Stanwyck slowed down her busy career long enough to marry the impossibly handsome actor Robert Taylor in 1939. Cynics whispered that it was an arranged marriage to quell rumors that both of them were gay. She treated these rumors with her characteristic fortitude, plowing headfirst into some of the most creatively brilliant work of her life. The year 1941 may have been a bad year for America as the country staggered into World War II, but it was a great year for Stanwyck. She starred in four movies - three of which became instant classics, including "The Lady Eve," "Meet John Doe" (1941), and "Ball of Fire" (1941).
In "The Lady Eve" Stanwyck played a con artist who seduces the wealthy but unsophisticated Henry Fonda. After a misunderstanding causes them to split, she impersonates a wealthy English aristocrat to get back at him. The comedy's absurd premise remains grounded in reality, thanks to Stanwyck, who demands the audience's sympathy despite her scheming. The tiny, quirky-looking, and aggressive Stanwyck was more than a match for the tall, pretty and passive Fonda, and despite not earning an Academy Award nomination, Stanwyck's work in "The Lady Eve" ranks as perhaps her greatest comedic performance of them all.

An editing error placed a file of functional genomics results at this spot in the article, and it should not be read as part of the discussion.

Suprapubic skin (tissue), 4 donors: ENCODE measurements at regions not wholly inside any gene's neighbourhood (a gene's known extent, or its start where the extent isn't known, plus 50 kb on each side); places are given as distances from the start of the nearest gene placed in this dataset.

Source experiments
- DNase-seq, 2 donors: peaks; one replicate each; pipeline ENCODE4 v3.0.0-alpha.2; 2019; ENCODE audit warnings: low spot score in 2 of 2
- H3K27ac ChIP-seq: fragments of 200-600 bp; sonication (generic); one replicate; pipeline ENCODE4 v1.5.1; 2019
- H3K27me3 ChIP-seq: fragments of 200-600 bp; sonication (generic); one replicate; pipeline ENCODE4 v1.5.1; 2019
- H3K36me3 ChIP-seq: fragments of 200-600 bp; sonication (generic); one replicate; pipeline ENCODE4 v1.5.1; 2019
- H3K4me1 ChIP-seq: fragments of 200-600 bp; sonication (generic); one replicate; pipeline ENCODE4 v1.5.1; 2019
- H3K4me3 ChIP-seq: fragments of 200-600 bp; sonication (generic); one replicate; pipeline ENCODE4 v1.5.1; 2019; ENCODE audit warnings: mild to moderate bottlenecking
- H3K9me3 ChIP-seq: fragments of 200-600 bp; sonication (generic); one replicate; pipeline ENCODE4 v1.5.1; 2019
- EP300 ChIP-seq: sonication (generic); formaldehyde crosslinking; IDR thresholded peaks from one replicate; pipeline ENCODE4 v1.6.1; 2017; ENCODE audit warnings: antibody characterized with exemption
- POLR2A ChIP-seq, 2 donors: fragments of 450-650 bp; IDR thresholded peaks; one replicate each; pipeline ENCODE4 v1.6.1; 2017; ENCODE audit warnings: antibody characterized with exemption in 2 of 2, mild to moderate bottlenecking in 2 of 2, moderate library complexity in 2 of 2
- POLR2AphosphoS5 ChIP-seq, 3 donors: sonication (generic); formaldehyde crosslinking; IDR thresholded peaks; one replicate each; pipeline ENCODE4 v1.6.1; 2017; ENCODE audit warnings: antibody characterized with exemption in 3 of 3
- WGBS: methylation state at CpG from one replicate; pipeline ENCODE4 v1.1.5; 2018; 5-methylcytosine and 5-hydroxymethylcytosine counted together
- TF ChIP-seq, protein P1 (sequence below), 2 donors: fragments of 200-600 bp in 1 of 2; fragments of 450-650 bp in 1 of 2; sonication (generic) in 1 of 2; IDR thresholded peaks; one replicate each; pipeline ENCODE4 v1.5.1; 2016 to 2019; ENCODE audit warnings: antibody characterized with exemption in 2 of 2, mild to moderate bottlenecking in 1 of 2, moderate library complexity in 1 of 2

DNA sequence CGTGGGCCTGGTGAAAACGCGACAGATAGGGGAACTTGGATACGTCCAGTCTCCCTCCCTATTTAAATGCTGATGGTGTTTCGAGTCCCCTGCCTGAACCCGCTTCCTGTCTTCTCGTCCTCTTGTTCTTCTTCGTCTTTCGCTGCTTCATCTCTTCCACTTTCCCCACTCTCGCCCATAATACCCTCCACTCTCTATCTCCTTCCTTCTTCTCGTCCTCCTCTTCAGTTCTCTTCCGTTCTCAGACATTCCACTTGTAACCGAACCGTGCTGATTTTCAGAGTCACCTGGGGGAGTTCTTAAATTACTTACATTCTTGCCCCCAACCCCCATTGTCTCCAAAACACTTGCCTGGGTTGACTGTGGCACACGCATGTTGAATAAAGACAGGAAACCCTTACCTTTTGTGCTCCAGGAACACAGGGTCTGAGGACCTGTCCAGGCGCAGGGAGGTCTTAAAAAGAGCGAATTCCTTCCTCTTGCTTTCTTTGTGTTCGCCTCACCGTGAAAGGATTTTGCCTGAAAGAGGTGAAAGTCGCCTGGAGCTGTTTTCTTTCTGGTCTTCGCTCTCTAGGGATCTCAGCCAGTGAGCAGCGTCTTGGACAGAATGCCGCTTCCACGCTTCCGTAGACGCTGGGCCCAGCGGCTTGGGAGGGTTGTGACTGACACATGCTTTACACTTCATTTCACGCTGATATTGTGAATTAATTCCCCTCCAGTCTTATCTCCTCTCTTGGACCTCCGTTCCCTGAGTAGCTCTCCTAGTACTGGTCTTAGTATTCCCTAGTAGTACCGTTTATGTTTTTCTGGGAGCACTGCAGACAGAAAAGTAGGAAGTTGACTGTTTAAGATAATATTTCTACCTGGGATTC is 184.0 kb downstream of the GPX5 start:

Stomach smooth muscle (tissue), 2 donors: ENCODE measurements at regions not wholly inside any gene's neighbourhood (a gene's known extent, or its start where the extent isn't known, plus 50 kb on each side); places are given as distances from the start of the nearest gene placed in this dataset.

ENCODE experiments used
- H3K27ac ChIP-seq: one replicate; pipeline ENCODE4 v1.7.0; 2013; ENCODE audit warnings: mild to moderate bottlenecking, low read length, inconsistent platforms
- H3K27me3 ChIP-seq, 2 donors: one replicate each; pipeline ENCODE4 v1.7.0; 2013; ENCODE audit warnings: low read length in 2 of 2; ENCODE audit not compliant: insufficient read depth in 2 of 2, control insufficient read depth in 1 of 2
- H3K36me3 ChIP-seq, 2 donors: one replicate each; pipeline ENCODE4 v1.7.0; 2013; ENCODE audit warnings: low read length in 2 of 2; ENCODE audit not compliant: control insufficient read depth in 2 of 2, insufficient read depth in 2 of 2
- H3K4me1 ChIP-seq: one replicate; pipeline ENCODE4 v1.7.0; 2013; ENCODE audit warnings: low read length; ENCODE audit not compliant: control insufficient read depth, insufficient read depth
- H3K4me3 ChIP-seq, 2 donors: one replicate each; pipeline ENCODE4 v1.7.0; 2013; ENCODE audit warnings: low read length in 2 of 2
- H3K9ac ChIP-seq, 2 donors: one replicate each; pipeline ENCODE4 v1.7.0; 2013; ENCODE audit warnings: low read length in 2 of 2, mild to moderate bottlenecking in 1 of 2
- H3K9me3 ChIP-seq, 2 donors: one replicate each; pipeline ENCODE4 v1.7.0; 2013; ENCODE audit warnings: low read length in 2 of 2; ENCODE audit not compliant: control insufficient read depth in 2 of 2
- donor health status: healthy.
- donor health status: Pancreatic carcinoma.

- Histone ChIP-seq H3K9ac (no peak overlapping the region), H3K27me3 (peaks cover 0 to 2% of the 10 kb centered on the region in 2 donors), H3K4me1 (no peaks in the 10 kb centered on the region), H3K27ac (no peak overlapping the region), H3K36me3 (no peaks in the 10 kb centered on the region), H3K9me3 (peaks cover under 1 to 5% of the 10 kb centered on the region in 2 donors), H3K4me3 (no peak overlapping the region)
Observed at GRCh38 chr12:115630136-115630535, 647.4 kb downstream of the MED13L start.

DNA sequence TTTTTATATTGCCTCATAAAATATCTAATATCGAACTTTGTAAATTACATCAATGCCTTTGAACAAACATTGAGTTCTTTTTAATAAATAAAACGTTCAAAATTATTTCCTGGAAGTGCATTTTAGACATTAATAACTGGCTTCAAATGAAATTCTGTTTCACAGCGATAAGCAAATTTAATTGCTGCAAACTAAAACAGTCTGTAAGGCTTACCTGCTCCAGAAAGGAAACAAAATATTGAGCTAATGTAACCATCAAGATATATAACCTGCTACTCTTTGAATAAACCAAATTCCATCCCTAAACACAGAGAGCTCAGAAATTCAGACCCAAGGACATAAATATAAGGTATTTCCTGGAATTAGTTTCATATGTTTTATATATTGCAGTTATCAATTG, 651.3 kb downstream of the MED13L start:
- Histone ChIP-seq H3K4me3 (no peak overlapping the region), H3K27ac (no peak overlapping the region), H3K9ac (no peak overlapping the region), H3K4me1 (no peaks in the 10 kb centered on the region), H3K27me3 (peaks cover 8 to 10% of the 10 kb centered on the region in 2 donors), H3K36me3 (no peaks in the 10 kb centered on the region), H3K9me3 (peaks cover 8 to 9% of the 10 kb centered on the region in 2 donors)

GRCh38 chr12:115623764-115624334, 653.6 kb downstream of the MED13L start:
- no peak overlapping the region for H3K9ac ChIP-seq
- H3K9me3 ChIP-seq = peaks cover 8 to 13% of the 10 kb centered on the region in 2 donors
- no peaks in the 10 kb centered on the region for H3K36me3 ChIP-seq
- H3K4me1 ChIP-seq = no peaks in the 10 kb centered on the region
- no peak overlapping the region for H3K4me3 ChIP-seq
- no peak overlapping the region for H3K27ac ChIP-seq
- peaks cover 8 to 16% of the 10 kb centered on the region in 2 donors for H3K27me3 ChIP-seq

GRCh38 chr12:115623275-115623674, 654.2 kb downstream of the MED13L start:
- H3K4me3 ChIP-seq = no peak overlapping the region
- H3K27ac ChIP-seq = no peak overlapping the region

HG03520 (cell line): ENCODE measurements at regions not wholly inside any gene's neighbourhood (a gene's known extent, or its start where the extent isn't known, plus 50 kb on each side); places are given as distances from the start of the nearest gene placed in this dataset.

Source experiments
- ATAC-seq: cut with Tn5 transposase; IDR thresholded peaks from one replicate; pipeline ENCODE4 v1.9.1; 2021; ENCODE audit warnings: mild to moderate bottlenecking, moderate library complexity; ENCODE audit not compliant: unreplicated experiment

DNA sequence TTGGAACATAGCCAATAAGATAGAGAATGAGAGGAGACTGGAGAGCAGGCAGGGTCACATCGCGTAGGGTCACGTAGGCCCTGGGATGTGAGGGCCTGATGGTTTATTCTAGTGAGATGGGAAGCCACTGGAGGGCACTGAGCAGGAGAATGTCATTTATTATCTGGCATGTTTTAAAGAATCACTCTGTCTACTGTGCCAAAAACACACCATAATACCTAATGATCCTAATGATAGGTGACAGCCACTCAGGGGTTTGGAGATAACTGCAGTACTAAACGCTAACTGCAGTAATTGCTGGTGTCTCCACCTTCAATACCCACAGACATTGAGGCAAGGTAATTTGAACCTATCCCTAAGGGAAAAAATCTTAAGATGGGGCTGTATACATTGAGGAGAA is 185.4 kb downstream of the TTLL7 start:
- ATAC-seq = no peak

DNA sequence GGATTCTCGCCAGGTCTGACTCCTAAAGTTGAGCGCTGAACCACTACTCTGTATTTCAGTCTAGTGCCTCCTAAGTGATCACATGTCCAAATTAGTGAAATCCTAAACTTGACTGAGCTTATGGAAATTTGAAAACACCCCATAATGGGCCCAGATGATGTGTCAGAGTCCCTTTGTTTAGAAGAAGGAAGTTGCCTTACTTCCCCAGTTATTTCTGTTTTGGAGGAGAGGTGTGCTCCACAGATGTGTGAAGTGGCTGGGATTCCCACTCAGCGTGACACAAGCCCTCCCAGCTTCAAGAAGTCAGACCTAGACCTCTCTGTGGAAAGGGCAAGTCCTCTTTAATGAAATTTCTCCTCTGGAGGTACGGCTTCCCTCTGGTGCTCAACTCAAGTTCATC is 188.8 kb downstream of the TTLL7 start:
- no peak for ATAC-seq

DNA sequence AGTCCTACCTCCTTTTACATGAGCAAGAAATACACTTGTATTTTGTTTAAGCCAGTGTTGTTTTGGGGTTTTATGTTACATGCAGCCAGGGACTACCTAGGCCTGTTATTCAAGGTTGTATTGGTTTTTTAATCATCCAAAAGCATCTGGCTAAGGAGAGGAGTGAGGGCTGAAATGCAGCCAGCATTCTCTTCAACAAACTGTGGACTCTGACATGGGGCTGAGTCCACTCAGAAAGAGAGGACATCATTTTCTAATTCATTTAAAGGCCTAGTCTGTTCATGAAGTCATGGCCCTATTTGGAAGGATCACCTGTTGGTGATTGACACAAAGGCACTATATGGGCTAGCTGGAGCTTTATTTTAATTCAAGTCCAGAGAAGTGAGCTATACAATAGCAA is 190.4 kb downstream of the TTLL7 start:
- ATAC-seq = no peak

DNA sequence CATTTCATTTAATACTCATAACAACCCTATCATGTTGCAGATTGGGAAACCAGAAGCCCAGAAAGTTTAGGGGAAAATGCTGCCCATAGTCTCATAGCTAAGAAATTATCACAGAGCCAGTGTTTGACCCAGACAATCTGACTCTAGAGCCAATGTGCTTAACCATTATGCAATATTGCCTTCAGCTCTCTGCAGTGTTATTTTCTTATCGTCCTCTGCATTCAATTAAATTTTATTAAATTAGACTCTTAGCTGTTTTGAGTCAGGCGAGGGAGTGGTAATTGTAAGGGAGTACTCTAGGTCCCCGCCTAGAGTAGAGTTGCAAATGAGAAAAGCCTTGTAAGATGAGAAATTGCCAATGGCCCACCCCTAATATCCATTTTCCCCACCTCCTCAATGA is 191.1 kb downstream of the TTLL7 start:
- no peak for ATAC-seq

"Meet John Doe" paired Stanwyck with yet another ridiculously tall, good looking leading man in Gary Cooper. They could not have been more different. Cooper was 6'3," came from Montana, and spoke - when he spoke at all - in the quiet, flat tones of the upper Plains. Stanwyck was 5'3," came from Brooklyn, and never lost the clipped cadences of her native New York. Director Frank Capra took full advantage of his stars' contrasts by letting their natural personalities and differences play out on screen. Stanwyck, in the role of a reporter who must scramble to save her reputation after printing a fake letter by an imagined "John Doe," again won audience sympathy through the engaging forces of her personality and intelligence.